- In Defense of Priest—A Reply to Mortensen
In my comment to Mortensen, I tried not to dwell on the textual dispute and concentrated on his philosophical claims. It seems that I was unsuccessful, and thus it seems that I need to spell out more clearly how I understand Dharmakīrti, since my defense of Priest in the context of Dharmakīrti crucially turns on this understanding.
First, if the term 'perdurance' is used in an ontological sense, then Dharmakīrti wasn't a perdurantist. According to Mortensen, a perdurantist holds that "an aggregate, such as a person, exists [in a derivative sense] and has different properties at different times in the sense that it has parts with different properties that exist at different times." But to attribute this view to Dharmakīrti is to misunderstand his philosophy. In fact, it is to misunderstand the Buddhist tradition of philosophy in general.1 The crucial move made by Dharmakīrti, as well as other Buddhist philosophers, is to reject the ontological existence of the whole (i.e., the mereological sum) of its parts. Dharmakīrti followed the ontology of Vasubandhu's Abhidharmakośa and subscribed only to the existence of parts.
Perhaps, for the reason given above, Mortensen describes Dharmakīrti as a nominalist. However—and here is my second textual comment—there is a misunderstanding here of the philosophical project of Dharmakīrti. As I stressed in my comment, Dharmakīrti was an epistemologist, not a metaphysician. The primary aim of Dharmakīrti was to explain the possibility of our knowledge based on an ontology of particulars.2 (The ontology of Abhidharmakośa is an extreme case, where there are only partless atoms.) A crucial point of Dharmakīrti's departure from Dignāga was his explication of the epistemological context by the introduction of niścaya (ascertainment, certainty).3 The question that Dharmakīrti posed, then, was not 'What is or isn't the case?' but 'What is ascertained as present or absent?' Thus, Dharmakīrti emphasized conceptualization and invoked conceptual intermediaries that (somehow) have objective justification. 'Nominalism' doesn't seem to capture this important aspect of Dharmakīrti's epistemological project.4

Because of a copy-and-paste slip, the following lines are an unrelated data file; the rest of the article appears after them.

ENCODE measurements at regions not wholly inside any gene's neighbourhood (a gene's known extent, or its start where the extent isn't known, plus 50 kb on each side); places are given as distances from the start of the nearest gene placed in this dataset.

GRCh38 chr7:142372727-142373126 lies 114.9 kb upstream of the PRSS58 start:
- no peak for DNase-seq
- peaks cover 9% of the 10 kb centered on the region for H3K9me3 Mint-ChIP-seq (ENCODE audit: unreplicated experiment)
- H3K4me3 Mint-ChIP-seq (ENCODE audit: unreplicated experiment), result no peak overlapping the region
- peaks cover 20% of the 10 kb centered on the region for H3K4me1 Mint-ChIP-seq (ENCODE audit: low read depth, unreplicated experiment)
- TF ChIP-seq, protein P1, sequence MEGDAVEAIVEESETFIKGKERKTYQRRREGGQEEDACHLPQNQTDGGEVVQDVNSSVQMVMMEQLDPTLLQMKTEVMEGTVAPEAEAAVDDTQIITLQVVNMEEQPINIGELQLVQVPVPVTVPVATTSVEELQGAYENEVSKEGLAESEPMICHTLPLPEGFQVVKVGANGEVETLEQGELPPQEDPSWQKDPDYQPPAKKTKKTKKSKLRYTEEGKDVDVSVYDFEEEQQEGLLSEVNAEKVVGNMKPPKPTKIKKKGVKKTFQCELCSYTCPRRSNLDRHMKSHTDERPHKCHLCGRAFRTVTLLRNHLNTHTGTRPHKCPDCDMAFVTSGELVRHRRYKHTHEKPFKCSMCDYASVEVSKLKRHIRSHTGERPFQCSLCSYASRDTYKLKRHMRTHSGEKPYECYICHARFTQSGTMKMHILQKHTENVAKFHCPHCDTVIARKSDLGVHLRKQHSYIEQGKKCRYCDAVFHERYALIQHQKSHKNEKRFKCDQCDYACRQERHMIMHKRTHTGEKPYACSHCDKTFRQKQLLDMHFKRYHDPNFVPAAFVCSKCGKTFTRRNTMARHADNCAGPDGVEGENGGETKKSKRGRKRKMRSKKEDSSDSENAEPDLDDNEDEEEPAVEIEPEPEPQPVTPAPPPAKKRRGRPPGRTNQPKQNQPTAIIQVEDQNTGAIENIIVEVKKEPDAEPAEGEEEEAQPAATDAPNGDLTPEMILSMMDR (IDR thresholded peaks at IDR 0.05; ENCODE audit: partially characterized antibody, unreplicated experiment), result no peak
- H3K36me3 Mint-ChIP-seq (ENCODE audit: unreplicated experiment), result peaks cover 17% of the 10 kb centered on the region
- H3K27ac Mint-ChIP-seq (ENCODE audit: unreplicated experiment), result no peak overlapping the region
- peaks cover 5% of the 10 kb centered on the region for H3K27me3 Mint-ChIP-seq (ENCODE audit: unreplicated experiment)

The dispute here is not merely verbal. As we will see below, Mortensen seems to have missed my epistemological rendition of Priest's argument, which is the point I raised in the last section of my comment. I tried to be neutral in presenting my argument, yet it seems that this is exactly what needs to be spelled out.
Let us first examine Mortensen's reply to what he identifies as my second argument. The point of this argument is to force Dharmakīrti to accept that an object a is and is not present at a space-time point x for any object a ceasing to exist at x. I uncritically [End Page 257] used the term 'endure' to describe the presence of a at x in my argument. (I also described a theory of change as based on objects 'enduring' through space-time points.) The best way to put the point now seems to be to explicitly invoke epistemological terms and say that an object a is ascertained as present and also as absent at a space-time point x where a is ascertained as ceasing to exist at x. The issue, then, is not the existence of a in the ontological sense (as Mortensen seems to have me hold) but the ascertainment of a. My points are that Dharmakīrti might be tempted to accept this view and that, on this basis, he can claim the change of a: one can ascertain the presence of a at x and the presence of a as changed at x'.5 Now, whether or not the object is tracked through space-time is irrelevant.6 Moreover, the dispute over the endurance/perdurance distinction at this point is neither here nor there. This is because the ontological status of the object is not what is at issue: the issue is the epistemic status or condition of one's ascertainment of an object as present or absent.7
I now turn...